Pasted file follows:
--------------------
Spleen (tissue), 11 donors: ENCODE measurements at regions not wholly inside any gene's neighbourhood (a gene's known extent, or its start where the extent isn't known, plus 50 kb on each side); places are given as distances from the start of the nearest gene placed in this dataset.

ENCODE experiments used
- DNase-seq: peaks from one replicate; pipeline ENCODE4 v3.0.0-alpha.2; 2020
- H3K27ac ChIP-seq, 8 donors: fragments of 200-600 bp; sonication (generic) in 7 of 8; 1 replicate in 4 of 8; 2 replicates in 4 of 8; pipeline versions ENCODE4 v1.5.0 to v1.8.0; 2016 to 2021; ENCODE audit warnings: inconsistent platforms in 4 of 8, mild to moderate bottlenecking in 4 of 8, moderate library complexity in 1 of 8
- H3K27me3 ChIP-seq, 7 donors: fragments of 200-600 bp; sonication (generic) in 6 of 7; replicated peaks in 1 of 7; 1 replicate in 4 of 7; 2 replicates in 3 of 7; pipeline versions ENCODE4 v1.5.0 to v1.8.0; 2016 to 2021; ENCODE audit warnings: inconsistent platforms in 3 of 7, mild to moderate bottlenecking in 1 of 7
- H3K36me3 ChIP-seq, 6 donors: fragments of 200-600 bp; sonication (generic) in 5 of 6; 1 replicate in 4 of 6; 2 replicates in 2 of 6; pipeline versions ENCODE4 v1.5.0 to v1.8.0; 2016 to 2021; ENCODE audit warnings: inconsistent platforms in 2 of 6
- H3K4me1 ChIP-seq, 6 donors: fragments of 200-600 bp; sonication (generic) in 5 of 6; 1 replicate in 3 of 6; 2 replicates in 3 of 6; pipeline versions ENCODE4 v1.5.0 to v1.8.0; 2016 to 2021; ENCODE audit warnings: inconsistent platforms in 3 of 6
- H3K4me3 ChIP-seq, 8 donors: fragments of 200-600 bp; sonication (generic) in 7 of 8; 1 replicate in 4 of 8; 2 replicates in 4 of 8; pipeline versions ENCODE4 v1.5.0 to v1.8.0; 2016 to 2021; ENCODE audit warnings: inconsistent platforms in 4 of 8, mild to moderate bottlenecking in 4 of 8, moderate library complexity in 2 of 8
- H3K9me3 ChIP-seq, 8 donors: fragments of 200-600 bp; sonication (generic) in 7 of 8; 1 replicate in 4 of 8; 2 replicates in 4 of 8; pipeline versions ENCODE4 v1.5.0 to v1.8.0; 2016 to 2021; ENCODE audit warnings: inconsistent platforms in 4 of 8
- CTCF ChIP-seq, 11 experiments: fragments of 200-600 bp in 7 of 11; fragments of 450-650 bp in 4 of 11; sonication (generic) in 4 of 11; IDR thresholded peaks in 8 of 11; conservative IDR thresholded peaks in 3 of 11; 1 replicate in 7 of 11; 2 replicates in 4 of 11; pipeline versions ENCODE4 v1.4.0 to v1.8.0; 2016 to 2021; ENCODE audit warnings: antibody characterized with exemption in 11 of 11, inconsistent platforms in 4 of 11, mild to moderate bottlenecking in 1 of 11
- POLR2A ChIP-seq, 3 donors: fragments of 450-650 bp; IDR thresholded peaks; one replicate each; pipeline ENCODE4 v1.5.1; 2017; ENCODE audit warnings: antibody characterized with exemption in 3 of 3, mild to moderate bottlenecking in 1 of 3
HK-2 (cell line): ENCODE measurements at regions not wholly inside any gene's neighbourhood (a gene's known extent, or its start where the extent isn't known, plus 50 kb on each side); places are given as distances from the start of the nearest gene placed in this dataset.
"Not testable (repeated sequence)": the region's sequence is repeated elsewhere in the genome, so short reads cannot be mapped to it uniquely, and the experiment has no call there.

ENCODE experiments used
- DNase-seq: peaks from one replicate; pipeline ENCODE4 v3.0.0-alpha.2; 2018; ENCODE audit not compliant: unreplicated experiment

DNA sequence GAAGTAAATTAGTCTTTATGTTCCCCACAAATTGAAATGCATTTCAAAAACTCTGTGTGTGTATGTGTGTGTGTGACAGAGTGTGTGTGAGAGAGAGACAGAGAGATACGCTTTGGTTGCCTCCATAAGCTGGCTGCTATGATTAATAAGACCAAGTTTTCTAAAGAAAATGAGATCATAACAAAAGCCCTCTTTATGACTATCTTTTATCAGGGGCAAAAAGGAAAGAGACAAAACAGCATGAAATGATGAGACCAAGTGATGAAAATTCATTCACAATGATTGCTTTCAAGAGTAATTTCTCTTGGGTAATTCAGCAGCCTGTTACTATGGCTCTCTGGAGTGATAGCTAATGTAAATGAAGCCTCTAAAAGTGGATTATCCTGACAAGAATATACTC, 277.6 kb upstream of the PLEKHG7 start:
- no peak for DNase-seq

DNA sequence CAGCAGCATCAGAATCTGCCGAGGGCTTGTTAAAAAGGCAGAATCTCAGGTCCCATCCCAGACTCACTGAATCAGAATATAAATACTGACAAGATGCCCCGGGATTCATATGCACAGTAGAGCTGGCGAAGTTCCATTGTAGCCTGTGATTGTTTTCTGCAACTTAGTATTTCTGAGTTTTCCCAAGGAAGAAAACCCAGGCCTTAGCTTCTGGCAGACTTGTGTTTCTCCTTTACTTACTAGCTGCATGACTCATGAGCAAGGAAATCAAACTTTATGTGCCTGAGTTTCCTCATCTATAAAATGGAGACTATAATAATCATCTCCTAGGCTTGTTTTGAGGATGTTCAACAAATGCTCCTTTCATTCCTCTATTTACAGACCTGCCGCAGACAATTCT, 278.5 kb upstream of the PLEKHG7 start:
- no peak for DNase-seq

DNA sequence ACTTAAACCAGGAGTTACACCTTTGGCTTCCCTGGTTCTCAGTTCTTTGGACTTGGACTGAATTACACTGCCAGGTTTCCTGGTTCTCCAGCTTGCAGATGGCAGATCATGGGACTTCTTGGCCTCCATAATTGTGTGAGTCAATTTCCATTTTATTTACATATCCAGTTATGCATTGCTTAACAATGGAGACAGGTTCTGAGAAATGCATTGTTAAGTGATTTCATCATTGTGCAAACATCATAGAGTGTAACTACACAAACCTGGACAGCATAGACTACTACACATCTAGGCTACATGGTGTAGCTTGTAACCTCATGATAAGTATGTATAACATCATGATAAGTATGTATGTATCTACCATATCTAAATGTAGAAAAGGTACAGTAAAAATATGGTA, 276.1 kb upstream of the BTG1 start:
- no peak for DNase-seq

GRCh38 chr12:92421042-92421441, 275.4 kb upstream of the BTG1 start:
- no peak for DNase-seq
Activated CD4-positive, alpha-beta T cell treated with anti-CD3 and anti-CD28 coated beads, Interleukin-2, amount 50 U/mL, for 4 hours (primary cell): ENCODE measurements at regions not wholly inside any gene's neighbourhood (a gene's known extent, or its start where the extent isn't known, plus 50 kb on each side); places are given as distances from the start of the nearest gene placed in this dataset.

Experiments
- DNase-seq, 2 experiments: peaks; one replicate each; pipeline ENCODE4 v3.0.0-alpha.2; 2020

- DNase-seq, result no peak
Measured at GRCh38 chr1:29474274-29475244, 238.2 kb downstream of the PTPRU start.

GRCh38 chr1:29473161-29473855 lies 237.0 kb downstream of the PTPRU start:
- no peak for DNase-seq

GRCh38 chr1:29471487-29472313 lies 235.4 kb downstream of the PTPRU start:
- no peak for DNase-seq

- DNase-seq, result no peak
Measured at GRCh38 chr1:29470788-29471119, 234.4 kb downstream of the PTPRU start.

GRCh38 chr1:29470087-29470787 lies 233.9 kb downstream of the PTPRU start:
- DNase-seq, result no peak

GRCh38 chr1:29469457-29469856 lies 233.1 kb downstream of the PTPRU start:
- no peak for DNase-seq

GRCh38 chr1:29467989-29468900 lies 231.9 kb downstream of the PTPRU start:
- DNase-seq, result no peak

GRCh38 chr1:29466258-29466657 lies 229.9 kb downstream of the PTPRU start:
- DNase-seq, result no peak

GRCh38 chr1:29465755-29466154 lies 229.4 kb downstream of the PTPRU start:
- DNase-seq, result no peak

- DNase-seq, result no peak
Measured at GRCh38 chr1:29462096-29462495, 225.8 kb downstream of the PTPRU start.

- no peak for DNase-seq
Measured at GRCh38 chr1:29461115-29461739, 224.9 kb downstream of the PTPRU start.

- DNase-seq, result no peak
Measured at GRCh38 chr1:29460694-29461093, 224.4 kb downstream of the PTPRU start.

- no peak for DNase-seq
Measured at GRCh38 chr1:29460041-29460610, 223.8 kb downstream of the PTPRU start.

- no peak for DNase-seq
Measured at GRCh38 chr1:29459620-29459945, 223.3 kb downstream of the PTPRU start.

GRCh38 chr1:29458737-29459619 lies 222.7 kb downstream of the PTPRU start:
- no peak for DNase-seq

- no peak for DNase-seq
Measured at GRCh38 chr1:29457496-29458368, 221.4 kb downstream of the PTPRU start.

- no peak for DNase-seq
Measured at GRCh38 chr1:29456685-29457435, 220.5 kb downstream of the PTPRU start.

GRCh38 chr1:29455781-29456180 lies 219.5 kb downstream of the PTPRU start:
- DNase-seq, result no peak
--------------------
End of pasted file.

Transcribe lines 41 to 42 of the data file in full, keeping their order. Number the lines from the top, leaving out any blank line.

GRCh38 chr1:29466258-29466657 lies 229.9 kb downstream of the PTPRU start:
- DNase-seq, result no peak